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'God Doesn't Owe Me a Day': Scott Hamilton Has Third Brain Tumor

'God Doesn't Owe Me a Day': Scott Hamilton Has Third Brain Tumor

Former figure skater Scott Hamilton was diagnosed with a pituitary brain tumor in 2016. It would be his fourth cancer diagnosis. | (Photo: People Magazine/ScreenCapture)

The 1984 Olympic gold medalist in figure skating Scott Hamilton has had another bout with a brain tumor — his third since 2004. The tumor is benign, however Hamilton says him and his wife, Tracie, are facing the diagnosis with optimism, come what may.

The four-time World Championship winner had testicular cancer in 1997. This year he went in for a normal check-up and doctors found the beginnings of the brain tumor, which had re-emerged, according to People. "I told Tracie, 'God doesn't owe me a day. I'm good. Whatever's next is next.' The blessings keep coming because we allow them and we ask for them."

Hamilton had previously dealt with the same tumor in 2004 and 2010. "I have a unique hobby of collecting life-threatening illness. I survived cancer in '97. Seven years later I was diagnosed with a pituitary brain tumor." After surving testicular cancer, Hamilton felt that the first tumor diagnosis was unfair. "'Great. Okay, that's not fair. I've had cancer — I get a pass for a while,'" he said.

The former figure skater said he was born with that particular kind of brain tumor, but for many years, he was not symptomatic.

In an apparent reference to his 2004 brain tumor, Hamilton said when he told his wife she began to pray for him.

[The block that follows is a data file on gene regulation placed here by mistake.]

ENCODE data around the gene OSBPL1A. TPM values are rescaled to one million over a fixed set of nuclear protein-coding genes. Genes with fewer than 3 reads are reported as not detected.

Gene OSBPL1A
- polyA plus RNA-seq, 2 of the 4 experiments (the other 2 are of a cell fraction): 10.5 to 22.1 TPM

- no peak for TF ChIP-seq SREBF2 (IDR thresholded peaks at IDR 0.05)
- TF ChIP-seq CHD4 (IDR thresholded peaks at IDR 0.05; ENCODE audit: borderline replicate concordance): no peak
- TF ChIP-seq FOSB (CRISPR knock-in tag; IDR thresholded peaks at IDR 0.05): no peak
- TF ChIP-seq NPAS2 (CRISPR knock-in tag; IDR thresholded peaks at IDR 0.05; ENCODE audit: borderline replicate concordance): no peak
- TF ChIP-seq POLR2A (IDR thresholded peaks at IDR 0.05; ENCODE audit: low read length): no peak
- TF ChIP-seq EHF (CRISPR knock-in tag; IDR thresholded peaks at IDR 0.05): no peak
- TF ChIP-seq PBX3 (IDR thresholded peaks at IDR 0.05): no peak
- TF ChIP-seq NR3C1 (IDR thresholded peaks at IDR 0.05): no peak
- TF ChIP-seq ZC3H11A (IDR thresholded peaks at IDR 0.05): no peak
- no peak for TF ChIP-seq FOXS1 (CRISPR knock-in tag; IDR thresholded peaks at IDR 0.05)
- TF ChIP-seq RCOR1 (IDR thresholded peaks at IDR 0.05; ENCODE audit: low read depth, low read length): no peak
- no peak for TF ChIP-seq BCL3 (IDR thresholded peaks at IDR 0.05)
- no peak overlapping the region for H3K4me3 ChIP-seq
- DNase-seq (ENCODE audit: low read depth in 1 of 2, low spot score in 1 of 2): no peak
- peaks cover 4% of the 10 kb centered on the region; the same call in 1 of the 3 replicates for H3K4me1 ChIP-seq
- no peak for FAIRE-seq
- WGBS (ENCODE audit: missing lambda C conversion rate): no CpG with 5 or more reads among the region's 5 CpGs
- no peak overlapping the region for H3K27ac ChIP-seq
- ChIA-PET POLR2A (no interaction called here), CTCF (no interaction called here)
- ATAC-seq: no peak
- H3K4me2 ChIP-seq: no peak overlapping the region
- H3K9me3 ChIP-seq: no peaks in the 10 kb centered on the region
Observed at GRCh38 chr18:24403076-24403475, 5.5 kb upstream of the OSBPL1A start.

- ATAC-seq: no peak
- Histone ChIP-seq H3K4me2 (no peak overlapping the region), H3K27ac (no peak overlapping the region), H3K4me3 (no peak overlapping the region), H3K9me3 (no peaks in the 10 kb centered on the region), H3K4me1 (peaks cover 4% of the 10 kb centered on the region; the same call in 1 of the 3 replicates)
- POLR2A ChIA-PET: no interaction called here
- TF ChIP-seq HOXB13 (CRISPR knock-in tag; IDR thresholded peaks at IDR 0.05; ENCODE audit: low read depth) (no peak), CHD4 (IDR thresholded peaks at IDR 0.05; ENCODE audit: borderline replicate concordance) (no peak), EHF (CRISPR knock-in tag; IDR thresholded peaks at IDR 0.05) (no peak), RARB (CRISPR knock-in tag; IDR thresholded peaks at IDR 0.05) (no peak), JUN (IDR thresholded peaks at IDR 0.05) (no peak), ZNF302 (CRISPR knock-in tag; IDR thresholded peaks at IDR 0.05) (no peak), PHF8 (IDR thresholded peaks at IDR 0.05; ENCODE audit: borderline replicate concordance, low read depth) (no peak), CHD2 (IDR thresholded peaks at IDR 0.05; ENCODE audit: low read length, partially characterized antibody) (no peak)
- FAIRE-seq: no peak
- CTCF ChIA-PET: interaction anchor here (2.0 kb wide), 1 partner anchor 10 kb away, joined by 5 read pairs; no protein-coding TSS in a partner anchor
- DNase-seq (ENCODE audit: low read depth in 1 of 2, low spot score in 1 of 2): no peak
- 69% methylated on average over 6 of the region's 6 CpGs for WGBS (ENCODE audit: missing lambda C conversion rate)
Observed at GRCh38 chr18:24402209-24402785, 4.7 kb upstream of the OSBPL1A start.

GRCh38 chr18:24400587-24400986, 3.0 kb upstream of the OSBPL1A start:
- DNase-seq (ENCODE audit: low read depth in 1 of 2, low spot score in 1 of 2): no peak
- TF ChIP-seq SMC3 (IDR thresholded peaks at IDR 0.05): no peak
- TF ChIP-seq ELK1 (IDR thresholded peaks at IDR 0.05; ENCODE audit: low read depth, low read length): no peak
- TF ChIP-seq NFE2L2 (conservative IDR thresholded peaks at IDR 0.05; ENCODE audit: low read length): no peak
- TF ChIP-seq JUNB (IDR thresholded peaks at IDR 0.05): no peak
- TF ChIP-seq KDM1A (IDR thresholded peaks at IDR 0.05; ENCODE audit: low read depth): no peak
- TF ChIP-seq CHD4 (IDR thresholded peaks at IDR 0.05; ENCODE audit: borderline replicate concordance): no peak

"The first thing she did, without even a beat of emotion or anything else, she just grabbed both my hands and she started to pray. It was powerful, it changed everything for me because I realized where you go when you're truly up against it."

Hamilton said, "Now its six years later and it decided that it wanted an encore."

The father of four, who lost his mother to cancer and says it forever changed him, tries to "set the tone" for his family on how to deal with such health challenges. He and Tracie have two biological children and two adopted, and they try not to cause them to panic, but allow them to process the diagnosis gradually and maintain a positive outlook.

"When this one [tumor] came back, my 12-year-old son — my oldest biological son — he came to me, and he said, 'Is your brain tumor back? And I go, Yeah. And, you know, here we go again.' So I set the tone. Cancer is a tough thing and it's really just devasted a lot of families."

Hamilton puts life's challenges into perspective. "In everything we do we celebrate life. The first thing I teach skaters at my sakting academy is how to get up because we're going to fall."

"I wrote a chapter in my last book The Great Eight and it's called: Fall Down, Get Up And Smile Like Kristi Yamaguchi, and every night I watch Kristi and she took a hard fall on a really difficult jump at the beginning of one of her programs, and she got up — [snaps] like that — and went right back to her program like nothing happend. And so I'm sitting there going, 'Did she just fall or not? Okay. I'm confused 'cause she's joyful.'

He continued, "I realized in that moment there's a life lesson there. Yeah, I'm going to fall down, I'm going to make mistakes, I'm going to do all kinds of things that I wish didn't happen. But it's what's next — it's how you get up, becase the more times you get up the stronger you are to face the next thing, which will happen because that's life."

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